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After the work stoppages, Google will change the sexual misconduct process

  In Mountain View, Dublin, New York, and others, Google employees protested to protest the way Google handles allegations of sexual misconduct.
In Mountain View, Dublin, New York, and more, Google employees have been protesting the way Google deals with allegations of sexual misconduct.

Image: Mason Trinca / Getty Images

Google can apparently still live on "don't be angry" if he wants.

In an e-mail sent to employees on Thursday, Google boss Sundar Pichai said that Google has made changes to the approach to complaints about sexual misconduct. The new guidelines are the company's response to last week's staff strike protesting the company's policies and policies.

"We know we have not always done everything right in the past, and we are truly sorry," Pichai wrote. "It's clear we need to make some changes."

In particular, Pichai said he had ended the forced arbitration for sexual harassment. This was one of the demands of walkout organizers, as stated in an article for New York Magazine .

described. On November 1, more than 20,000 Google employees participated in walkouts around the world. The protests were in response to the New York Times report on Google's history of under-the-carpet attack allegations, particularly those involving executives, including a $ 90 million payout to Android. Creator Andy Rubin, silently undone, charged with sexual misconduct.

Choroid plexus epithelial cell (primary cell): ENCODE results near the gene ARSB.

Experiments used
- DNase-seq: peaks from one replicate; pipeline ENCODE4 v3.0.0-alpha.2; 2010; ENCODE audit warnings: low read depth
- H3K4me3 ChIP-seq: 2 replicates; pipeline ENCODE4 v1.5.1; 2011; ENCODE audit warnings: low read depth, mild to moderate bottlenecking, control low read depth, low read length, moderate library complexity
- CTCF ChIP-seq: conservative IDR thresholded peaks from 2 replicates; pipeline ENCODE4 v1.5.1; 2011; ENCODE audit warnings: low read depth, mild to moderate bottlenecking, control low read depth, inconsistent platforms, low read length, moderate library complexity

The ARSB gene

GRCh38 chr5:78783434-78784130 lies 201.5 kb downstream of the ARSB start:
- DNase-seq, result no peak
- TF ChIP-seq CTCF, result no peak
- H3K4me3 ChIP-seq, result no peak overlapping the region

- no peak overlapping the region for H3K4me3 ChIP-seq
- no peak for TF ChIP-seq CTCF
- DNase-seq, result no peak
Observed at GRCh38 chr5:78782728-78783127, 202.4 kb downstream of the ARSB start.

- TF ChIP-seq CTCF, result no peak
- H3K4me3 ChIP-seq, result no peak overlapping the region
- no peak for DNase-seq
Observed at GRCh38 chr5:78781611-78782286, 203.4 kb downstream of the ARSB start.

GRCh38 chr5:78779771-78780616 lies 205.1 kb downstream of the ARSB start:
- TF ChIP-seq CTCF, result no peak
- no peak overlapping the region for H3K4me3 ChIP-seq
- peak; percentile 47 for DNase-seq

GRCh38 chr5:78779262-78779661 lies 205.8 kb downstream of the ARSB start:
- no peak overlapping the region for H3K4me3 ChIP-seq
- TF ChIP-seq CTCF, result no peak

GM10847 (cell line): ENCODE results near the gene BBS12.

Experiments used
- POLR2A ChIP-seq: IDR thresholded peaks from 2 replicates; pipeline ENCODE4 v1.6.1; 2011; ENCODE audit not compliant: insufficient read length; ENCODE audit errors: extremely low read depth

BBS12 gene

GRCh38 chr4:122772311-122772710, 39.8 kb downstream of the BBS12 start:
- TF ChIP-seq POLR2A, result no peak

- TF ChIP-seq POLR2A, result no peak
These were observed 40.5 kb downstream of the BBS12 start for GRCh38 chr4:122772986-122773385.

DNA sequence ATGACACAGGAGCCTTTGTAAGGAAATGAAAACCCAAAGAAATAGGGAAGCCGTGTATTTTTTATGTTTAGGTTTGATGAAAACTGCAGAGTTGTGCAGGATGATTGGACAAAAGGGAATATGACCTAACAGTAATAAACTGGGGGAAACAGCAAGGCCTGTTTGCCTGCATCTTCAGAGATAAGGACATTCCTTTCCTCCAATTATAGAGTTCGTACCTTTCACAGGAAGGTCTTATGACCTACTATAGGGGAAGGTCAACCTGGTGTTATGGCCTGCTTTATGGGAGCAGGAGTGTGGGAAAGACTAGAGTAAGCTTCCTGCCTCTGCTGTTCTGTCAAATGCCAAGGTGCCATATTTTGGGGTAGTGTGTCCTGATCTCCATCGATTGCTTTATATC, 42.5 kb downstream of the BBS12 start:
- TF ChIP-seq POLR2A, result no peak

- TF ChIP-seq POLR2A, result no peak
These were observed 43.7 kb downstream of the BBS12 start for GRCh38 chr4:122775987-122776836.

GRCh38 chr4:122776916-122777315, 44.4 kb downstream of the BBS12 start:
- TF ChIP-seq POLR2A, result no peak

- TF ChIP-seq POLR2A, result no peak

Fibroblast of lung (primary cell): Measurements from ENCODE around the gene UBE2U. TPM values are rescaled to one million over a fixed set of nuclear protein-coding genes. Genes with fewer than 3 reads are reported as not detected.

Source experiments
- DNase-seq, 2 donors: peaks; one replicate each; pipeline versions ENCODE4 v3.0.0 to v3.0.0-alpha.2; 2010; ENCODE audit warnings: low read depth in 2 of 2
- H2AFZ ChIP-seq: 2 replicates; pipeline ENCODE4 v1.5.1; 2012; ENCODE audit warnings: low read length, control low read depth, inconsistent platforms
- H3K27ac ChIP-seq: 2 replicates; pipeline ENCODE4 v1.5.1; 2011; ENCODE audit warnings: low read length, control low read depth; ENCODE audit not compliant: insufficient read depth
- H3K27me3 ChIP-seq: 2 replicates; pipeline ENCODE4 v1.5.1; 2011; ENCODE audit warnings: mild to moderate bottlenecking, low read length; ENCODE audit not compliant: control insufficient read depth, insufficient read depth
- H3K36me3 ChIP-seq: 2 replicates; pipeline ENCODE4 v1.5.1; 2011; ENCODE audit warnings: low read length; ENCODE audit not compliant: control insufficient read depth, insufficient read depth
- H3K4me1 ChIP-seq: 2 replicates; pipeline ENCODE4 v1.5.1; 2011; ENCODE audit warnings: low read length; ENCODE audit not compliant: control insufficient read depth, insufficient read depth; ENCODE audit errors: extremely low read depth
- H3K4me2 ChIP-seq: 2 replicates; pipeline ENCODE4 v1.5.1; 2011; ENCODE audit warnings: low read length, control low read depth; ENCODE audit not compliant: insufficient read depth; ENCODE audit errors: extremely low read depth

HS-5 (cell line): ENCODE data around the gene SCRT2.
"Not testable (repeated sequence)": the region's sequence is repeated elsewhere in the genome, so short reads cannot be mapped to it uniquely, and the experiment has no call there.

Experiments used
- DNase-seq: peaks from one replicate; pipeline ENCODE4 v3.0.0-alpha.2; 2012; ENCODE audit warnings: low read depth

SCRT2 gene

Alongside an end to compulsory arbitration, strikers' demands included: an obligation to end pay and inequality of opportunity; A publicly published transparency report on sexual harassment; A clear, consistent and globally inclusive procedure for reporting sexual misconduct; Ask the Chief Diversity Officer to respond directly to the CEO; appoints an employee representative to the Board of Directors.

Pichai has addressed most of these demands in his review of the new policy. He said that Google will continue to work "for the emphasis on diversity," and the Chief Diversity Officer will "continue to provide monthly progress updates to me and my leadership team."

Reporting on sexual misconduct will be revised in several ways: There will be a dedicated online portal with live support for claims handling, staff can bring a "support staff" during the process, and Google will follow up -Consultation offer "career support."

Pichai also said that Google will include more detailed reports of sexual misconduct specifically in its "Investigation Report." He did not approach the demand for an employee board member.

An end to compulsory arbitration is significant because workers who experience sexual misconduct have the right to sue. That is, there is no compelling policy that allegations continue to fall within the jurisdiction of Google. This means that Google no longer has the opportunity to sweep things under the carpet.

And that is progress.

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